Within the initial 30 hours after stopping methadone use, you can experience withdrawal symptoms, which include:
- Watery eyes
- Runny nose
- Difficulties sleeping
Withdrawal symptoms may initially feel similar to flu. However, these symptoms can last for many days and be very uncomfortable. After around three days, some signs could reach their climax.
These withdrawal symptoms may include:
- Aches and pains in the muscles
- Extreme nausea and vomiting
- Drug desires
The first week is probably when the symptoms are harshest. However, some effects could persist for even more than a week. Low energy levels, anxiousness, difficulty sleeping, and depression are a few of these.
The difficulty of withdrawal may make the person more likely to resort to other opioids, which can be dangerous. As a result, if approved, some patients prefer to continue their methadone treatment but at lesser doses. A physician can address any other tapering effort when a person stabilizes at low dosages.
When displaying these characteristics, consult a doctor or healthcare provider about methadone withdrawal treatment.
Treatment Options for Methadone Withdrawal
Treatment for methadone withdrawal is a complex and sensitive medical procedure that requires an experienced physician’s guidance. An expert at methadone detox can aid patients in achieving sobriety in a sanitary, caring, and supportive setting. Those that attempt to treat their methadone withdrawal by themselves frequently give in to the withdrawal symptoms. Or, in the worst case, they may relapse into their original opioid addiction.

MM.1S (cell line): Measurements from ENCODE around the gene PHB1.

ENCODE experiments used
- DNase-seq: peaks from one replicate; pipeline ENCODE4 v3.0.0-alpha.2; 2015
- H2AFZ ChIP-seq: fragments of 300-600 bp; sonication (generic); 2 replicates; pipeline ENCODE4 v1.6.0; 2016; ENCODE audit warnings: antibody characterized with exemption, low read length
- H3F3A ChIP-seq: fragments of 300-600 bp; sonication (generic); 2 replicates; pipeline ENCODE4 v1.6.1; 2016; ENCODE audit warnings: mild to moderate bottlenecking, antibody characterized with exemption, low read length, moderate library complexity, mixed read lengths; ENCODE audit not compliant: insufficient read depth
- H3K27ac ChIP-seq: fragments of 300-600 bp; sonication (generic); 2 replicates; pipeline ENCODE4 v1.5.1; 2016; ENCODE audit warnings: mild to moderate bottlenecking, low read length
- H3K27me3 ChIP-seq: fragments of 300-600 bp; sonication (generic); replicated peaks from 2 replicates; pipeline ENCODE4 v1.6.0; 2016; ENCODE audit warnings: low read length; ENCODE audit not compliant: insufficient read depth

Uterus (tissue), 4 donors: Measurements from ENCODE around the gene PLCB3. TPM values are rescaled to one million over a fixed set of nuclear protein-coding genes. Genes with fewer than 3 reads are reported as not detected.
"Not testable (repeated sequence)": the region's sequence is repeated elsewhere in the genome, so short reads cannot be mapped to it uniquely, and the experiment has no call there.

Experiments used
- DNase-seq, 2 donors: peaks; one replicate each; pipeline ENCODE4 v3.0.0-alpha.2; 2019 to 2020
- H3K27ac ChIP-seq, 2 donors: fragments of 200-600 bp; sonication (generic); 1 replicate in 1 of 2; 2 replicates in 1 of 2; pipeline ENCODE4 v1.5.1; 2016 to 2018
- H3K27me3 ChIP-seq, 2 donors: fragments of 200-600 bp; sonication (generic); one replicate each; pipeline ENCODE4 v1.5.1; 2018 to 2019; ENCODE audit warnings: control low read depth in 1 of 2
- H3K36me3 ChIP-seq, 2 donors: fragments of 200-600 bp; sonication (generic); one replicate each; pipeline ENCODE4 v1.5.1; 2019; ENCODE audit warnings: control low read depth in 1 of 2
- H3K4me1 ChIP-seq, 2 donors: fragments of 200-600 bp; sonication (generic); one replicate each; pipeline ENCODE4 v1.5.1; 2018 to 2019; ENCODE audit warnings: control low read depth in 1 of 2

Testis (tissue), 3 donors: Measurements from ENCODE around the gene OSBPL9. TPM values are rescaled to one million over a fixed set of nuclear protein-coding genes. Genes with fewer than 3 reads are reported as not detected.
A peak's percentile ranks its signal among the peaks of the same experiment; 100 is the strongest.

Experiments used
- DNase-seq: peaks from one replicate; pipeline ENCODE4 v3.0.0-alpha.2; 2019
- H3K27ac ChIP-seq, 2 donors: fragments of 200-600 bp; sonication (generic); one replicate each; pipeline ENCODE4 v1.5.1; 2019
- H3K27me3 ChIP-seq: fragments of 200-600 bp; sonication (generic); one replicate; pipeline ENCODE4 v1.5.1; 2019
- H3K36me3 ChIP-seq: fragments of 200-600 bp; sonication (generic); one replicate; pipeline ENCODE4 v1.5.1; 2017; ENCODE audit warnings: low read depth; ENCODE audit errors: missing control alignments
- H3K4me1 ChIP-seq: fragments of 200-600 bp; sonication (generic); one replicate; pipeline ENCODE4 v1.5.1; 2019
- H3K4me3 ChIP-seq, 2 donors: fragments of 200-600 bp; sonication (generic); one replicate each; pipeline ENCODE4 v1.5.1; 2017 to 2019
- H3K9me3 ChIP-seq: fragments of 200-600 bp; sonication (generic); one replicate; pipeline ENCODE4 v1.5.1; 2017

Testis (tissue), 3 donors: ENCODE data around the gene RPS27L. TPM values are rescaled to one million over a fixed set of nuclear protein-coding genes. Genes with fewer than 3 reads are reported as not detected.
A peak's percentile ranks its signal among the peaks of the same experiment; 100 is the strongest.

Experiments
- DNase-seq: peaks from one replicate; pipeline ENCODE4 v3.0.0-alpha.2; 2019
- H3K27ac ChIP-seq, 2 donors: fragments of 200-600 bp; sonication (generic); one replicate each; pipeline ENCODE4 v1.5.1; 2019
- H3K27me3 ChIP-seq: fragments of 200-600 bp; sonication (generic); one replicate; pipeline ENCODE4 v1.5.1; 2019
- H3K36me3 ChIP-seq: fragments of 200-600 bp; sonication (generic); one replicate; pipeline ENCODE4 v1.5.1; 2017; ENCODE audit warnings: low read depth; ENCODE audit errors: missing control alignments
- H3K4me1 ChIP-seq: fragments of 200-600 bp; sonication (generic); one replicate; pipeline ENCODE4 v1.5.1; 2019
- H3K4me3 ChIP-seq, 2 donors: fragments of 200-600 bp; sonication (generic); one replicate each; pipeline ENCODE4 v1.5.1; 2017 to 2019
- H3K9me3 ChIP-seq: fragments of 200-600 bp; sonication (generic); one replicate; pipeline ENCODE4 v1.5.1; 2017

Drug treatment facilities provide a customized treatment plan for every patient, relying on the knowledge of doctors and therapists. The best shot for recovery for moderate-to-severe methadone abusers is nearly always an inpatient treatment program.
The patient receives round-the-clock medical care, a range of therapy options, and helpful life skills instruction from inpatient programs. Each treatment program differs, yet there are hundreds of alternatives, ensuring that there is a perfect fit for every patient.
For individuals whose drug abuse specialist deems their methadone dependencies mild, outpatient care is another possibility. Besides, those who have finished an inpatient program but are fresh to recovery should seek outpatient care.
Every patient should have expert support in choosing the care level because there are several types of outpatient care, such as:
- Partial Hospitalization Programs (PHPs);
- Intensive Outpatient Programs (IOPs); and
- Standard Outpatient Programs (OPs).
Let Restore Detox Centers in San Diego Help You Recover From Methadone Addiction
At Restore Detox Centers, we prioritize our patient’s unique requirements, from addiction treatment to mental health management. And, to ensure the best possible chance for long-term recovery, we provide a secure and welcoming atmosphere. Besides, we formulate our alcohol and drug treatment programs to assist you in leading a happy, better lifestyle without substance dependence.
Contact us to learn more about our program and how we can help.